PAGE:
Is Type 2 Diabetes sneaking up on you?
Is your lifestyle or your heritage putting you at risk for Type 2 Diabetes?
If you’re overweight or have a diet high in refined carbohydrates like white bread or white rice, you could be a candidate for Type 2 Diabetes. Additional risk factors include your age, race, gender and family history.
Type 2 Diabetes is preventable. That’s the key message to take away – it’s preventable. Unlike many other diseases, you get to have some say in whether you develop Type 2 Diabetes and, if you do develop it, how it progresses.
There are 3.4 million Canadians with Diabetes and 90 percent of them have the preventable Type 2. It’s estimated that each year, 60,000 new cases of diabetes will be diagnosed – and 54,000 of them will be Type 2. Are you a statistic?
The weight risk
Being overweight is the most common cause of Type 2 Diabetes, particularly when most of the weight sits in the abdomen. That extra weight puts a strain on your body and contributes to lots of other health problems in addition to Type 2 Diabetes.
The good news?
This is the one risk factor you have some control over. You can review your diet with a nutrition counselor or dietitian, develop a healthy fat loss program that includes both physical therapies and an increased activity level. Innovative therapies like Lipo Laser can help with spot fat reduction to help you feel motivated to keep to an integrated lifestyle change program.
The age and gender risk
There’s nothing you can do about getting older but if you are 40 years old or more, you should be paying particular attention to your activity level and diet (the things you generally can control). Unfortunately, Type 2 Diabetes is no longer just an older person disease; children and teenagers are being diagnosed now too.
After the age of 45 more men than women develop Type 2 Diabetes. Research in Hamilton, Ontario, discovered women’s muscles are more efficient at blocking the protein that interferes with the signal between muscles and insulin. According to an article on the CBC website, Dr. M. Constantine Samaan, the lead author of the study, assistant professor of pediatrics at the Michael G. DeGroote School of Medicine and pediatric endocrinologist at the McMaster Children’s Hospital, believes this discovery finally explains why women are less likely to develop Type 2 Diabetes.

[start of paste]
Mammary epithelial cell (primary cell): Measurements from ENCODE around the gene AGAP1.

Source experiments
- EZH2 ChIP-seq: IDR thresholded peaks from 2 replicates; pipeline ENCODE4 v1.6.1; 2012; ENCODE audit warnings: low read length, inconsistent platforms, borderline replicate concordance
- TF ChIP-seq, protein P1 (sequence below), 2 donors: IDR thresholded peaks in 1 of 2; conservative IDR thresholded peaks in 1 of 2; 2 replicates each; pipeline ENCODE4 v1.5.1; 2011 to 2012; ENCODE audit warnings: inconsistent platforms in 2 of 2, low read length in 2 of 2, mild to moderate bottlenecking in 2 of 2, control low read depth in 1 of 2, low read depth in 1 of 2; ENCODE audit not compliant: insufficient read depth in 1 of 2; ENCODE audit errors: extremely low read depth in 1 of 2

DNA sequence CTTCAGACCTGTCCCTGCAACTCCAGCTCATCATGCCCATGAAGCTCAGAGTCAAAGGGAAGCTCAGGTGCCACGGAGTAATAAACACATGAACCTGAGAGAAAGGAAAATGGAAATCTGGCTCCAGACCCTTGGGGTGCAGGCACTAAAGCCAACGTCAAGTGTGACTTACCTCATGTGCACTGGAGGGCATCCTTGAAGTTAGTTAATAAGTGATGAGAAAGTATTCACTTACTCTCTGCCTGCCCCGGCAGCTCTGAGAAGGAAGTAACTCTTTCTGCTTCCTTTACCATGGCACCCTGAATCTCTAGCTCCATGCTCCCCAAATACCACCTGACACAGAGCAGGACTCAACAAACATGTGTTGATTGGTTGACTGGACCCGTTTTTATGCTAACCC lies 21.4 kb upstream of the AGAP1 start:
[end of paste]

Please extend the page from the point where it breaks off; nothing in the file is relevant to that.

But, ladies, that doesn’t let you off the hook. There are about 1.5 million women with Type 2 Diabetes in Canada and more every day.
Race and family history risk
If you are of African or Mexican decent, your risk of developing Type 2 Diabetes is higher than the general population. The increased risk is also true for Pacific Islanders and North American Indigenous peoples. Research has suggested some of this risk is because these groups have a higher incidence of obesity.
If anyone in your immediate family – father, mother, sister, brother – has Diabetes, your risk is higher than the general population. If your grandmother, grandfather, aunt or uncle has been diagnosed, talk to your doctor about your risk.
Good health choices go a long way and research has demonstrated it takes an integrated plan to be able to reverse, avoid or even control a Type 2 Diabetes diagnoses. Just changing your diet, while a great step, is generally not enough.
If you’ve already been diagnosed with Type 2 Diabetes, talk to Our Clinic about our Diabetes Support Program to learn if an individualized, integrated program is right for you.
If you’re at risk, Our Clinic has therapies and services to help you understand and manage that risk.